VestSo this one isn’t necessarily a product that you can buy, but it’s pretty damn interesting, and could very well change the lives of deaf people around the world if it’s funded. Here’s what it is, and how it will supposedly work. This vest, which doesn’t really have a snappy name just yet, is built around the concept of sensory substitution — that is, the idea of taking one sense (in this case, hearing) and feeding it into another sense (like touch, for example). The vest is designed to collect all incoming audio much like a working ear would, and then translate those sounds into specific vibrations the wearer can feel on the skin of their lower back. In theory, after a wearing the vest for a few days/weeks, the wearer’s brain will acclimate to this new sensory input and, in effect, learn how to process sound by feeling it instead of hearing it. Now here’s the kicker — when it’s all said and done, the vest’s creators hope to sell it for under $2,000 — drastically less than the cost of a cochlear implant, and also without any invasive surgery. Let’s hope it works!

Emerging Tech

Awesome Tech You Can’t Buy Yet: Hi-viz bike reflectors and a tiny flashlight

Check out our roundup of the best new crowdfunding projects and product announcements that hit the web this week. You may not be able to buy this stuff yet, but it sure is fun to gawk!

These 13 gadgets walk a fine line between ingenious and insane

The annual avalanche of devices and gadgets is astounding, but how many will succeed? A few are destined to spark new trends, while the majority fade deservedly into obscurity. We look at some gadgets on the border of brilliant and bonkers.

Need a date for Valentine's Day? Cozy up with the best dating apps of 2019

Everyone knows online dating can be stressful, time-consuming, and downright awful. Check out our top picks for the best dating apps, so you can streamline the process and find the right date, whatever you're looking for.

Keep your driving record squeaky clean with these top-flight radar detectors

Nobody likes getting a speeding ticket, but these gadgets can help. Check out our picks for the best radar detectors on the market, from the likes of Valentine One, Escort, and Beltronics.
Emerging Tech

NASA’s ‘Refabricator’ lets astronauts recycle 3D-printed tools to make new ones

The International Space Station just received a fancy new gadget in the form of a Refabricator, a machine capable of 3D printing using recycled plastic materials. Here's how it works.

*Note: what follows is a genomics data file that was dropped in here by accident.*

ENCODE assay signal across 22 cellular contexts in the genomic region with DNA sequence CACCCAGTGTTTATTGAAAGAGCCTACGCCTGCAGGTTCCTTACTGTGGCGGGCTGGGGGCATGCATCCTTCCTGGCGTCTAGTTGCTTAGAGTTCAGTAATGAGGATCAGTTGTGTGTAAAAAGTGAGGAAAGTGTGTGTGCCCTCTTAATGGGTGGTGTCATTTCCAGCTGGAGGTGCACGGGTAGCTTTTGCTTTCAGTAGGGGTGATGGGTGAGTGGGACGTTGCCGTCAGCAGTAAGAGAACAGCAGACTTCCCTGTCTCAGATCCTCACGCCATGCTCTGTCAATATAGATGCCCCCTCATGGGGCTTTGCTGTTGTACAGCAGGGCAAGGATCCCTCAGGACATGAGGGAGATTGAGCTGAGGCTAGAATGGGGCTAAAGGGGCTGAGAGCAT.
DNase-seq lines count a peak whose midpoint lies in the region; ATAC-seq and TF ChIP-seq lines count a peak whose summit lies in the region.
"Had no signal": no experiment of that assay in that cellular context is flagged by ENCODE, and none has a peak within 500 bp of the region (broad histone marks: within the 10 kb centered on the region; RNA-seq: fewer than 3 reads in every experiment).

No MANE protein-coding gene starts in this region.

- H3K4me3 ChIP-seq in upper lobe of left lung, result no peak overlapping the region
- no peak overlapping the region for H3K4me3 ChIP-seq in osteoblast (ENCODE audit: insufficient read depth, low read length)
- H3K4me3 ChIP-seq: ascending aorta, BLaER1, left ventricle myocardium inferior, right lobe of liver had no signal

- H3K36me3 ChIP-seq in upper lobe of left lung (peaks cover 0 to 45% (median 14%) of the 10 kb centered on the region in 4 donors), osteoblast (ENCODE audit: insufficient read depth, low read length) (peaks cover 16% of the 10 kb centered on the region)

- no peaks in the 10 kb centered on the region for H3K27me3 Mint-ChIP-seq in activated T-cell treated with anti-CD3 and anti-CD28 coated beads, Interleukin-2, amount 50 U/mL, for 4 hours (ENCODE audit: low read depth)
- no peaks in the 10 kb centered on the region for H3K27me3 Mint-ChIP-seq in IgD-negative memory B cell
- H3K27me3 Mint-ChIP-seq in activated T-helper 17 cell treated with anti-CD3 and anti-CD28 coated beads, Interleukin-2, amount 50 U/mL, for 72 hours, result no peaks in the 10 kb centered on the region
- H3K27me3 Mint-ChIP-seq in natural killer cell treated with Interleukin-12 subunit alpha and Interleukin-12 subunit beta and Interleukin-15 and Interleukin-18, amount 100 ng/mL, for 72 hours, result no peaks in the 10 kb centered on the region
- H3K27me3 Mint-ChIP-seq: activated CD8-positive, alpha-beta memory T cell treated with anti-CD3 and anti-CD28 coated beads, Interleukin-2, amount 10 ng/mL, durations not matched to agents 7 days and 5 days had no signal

Emerging Tech

Words are so 2018. The Peeqo robot speaks exclusively in GIFs and video clips

Move over, Amazon Echo! Peeqo is a cute robot that will answer your spoken word questions by displaying a specially selected short video or GIF. Because, you know, it’s the year 2019.
Product Review

Yuneec’s Mantis Q will make you wish you bought a DJI drone

Yuneec’s high-end drones are arguably the ones to beat in terms of flight control, design, and their photographic capabilities. But the company has struggled to make a low-end drone that’s worth buying, and the Mantis Q is proof of that…
Emerging Tech

Airbus will stop making the world’s biggest passenger plane

Airbus announced this week that it will stop building the world's biggest passenger plane in 2021. The maker of the double-decker A380 said a changing market and lack of orders gave it little choice but to end production.
Emerging Tech

Exploding vape pen battery starts fire on SkyWest flight

A vape pen battery caused a fire in an overhead bin on a SkyWest Airlines flight on Wednesday. It's the latest in a string of incidents where faulty or poorly made lithium-ion batteries have caused gadgets to catch fire.
Emerging Tech

Photosynthesizing artificial leaf may be the air-cleaning tool we’ve dreamed of

Engineers from the University of Illinois at Chicago have invented an artificial leaf which could both clean up our air and provide a cost-effective type of fuel. Here's how it works.
Emerging Tech

A.I.-powered website creates freakishly lifelike faces of people who don’t exist

No, this isn't a picture of a missing person. It's a face generated by a new artificial intelligence on the website Here's how the impressive A.I. works.
Emerging Tech

China’s mind-controlled cyborg rats are proof we live in a cyberpunk dystopia

Neuroscience researchers from Zhejiang University, China, have created a method that allows humans to control the movements of rats using a technology called a brain-brain interface.
Emerging Tech

NASA’s MAVEN orbiter has a new job as a communication relay for Mars 2020

NASA's Mars Atmosphere and Volatile Evolution (MAVEN) orbiter has been collecting atmospheric readings but now is taking on a new job as a data relay satellite for the Mars 2020 mission that launches next year.
Emerging Tech

Underground volcanoes could explain possible liquid water on Mars

Last year scientists discovered there could be liquid water on Mars. Now a research team argues that for there to be liquid water, there must be an underground source of heat -- and they believe underground volcanoes could be responsible.